Figure 1. The topics that were declared as the most difficult for Veterinary Food Inspectors (VFIs). * Asterisks indicate statistically significant differences (p < 0.05) between OVs and AVs.
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Figure 2. The opposing party of the conflict Veterinary Food Inspectors (VFIs) experience in their work. * Asterisks indicate statistically significant differences (p < 0.05) between OVs and AVs.
Figure 2. The opposing party of the conflict Veterinary Food Inspectors (VFIs) experience in their work. * Asterisks indicate statistically significant differences (p < 0.05) between OVs and AVs.
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Figure 3. Differences in the Veterinary Food Inspectors (VFIs) experience of health and life threatening situations while fulfilling professional duties. * Asterisks indicate statistically significant differences (p < 0.05) between OVs and AVs.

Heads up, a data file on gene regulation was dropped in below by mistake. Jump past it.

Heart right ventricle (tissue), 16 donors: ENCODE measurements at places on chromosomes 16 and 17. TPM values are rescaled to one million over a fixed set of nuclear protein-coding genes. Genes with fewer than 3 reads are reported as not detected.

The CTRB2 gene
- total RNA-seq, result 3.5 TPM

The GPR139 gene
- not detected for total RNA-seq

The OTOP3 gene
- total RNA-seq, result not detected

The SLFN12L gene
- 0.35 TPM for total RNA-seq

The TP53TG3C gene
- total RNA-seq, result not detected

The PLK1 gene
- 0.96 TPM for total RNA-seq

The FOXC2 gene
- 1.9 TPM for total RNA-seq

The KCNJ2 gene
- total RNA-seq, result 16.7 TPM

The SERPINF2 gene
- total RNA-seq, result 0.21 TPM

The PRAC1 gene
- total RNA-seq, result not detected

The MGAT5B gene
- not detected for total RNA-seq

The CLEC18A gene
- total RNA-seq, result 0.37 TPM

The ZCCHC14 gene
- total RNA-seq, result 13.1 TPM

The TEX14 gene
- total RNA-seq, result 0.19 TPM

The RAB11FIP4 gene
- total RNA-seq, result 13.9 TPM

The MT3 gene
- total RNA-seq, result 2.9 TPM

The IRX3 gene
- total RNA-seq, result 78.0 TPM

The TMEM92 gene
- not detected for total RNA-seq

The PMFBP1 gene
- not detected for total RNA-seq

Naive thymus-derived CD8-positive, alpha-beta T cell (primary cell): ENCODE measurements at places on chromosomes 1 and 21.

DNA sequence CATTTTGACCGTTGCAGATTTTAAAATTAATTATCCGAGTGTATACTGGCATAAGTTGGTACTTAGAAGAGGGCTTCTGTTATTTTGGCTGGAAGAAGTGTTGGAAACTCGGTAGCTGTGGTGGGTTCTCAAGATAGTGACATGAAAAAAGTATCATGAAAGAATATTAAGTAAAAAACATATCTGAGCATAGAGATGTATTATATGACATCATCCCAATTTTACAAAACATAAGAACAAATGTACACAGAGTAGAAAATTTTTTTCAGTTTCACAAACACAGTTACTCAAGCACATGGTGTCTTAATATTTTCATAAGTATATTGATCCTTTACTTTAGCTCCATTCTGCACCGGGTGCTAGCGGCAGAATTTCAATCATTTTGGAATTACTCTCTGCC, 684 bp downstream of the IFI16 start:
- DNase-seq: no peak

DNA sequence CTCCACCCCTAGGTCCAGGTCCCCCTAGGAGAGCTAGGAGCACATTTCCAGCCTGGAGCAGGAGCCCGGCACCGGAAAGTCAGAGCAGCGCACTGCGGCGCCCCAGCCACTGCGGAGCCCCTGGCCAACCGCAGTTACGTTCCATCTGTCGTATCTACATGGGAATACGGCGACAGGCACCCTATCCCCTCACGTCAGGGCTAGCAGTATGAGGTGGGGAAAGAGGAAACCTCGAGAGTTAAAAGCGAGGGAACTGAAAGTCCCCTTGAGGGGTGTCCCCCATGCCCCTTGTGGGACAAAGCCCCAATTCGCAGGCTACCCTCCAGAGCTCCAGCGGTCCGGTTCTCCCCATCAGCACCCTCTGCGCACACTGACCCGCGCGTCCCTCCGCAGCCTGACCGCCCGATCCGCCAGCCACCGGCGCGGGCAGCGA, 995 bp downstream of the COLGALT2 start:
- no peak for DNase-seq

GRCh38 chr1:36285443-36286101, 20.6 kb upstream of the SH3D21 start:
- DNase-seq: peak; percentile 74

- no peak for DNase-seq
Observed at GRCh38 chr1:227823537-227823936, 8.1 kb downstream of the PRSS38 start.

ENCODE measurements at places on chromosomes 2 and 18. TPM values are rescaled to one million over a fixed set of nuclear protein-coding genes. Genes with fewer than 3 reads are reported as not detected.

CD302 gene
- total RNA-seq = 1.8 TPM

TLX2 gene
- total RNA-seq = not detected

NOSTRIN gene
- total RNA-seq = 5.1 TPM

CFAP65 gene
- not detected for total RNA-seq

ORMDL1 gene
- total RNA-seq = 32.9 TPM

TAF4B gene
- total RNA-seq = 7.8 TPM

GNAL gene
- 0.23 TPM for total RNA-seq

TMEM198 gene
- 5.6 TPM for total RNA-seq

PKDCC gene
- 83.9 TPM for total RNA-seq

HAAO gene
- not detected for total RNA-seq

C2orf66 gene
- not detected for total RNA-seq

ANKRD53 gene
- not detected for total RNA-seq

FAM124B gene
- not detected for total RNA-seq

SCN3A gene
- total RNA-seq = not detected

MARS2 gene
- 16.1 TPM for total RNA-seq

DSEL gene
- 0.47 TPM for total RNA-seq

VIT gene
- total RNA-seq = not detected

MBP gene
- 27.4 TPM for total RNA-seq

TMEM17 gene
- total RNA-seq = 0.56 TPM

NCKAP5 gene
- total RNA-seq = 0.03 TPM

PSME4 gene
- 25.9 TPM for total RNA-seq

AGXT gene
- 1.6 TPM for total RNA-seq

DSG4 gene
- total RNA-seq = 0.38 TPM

Figure 3. Differences in the Veterinary Food Inspectors (VFIs) experience of health and life threatening situations while fulfilling professional duties. * Asterisks indicate statistically significant differences (p < 0.05) between OVs and AVs.
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Table 1. Demographic features of veterinarians attending postgraduate courses in “Hygiene of slaughter animals, meat and animal origin products”.
Table 1. Demographic features of veterinarians attending postgraduate courses in “Hygiene of slaughter animals, meat and animal origin products”.
Questions (Q) and Answersn (Answers Received)Percent
Q1. What is the type of your employment? (more than one answer was acceptable)
 Owner of veterinary practice1911.9%
 Employee in veterinary practice2113.1%
 Employee in Veterinary Inspectorate (Official Veterinarian)5333.1%
 Employee in laboratory of Veterinary Inspection10.6%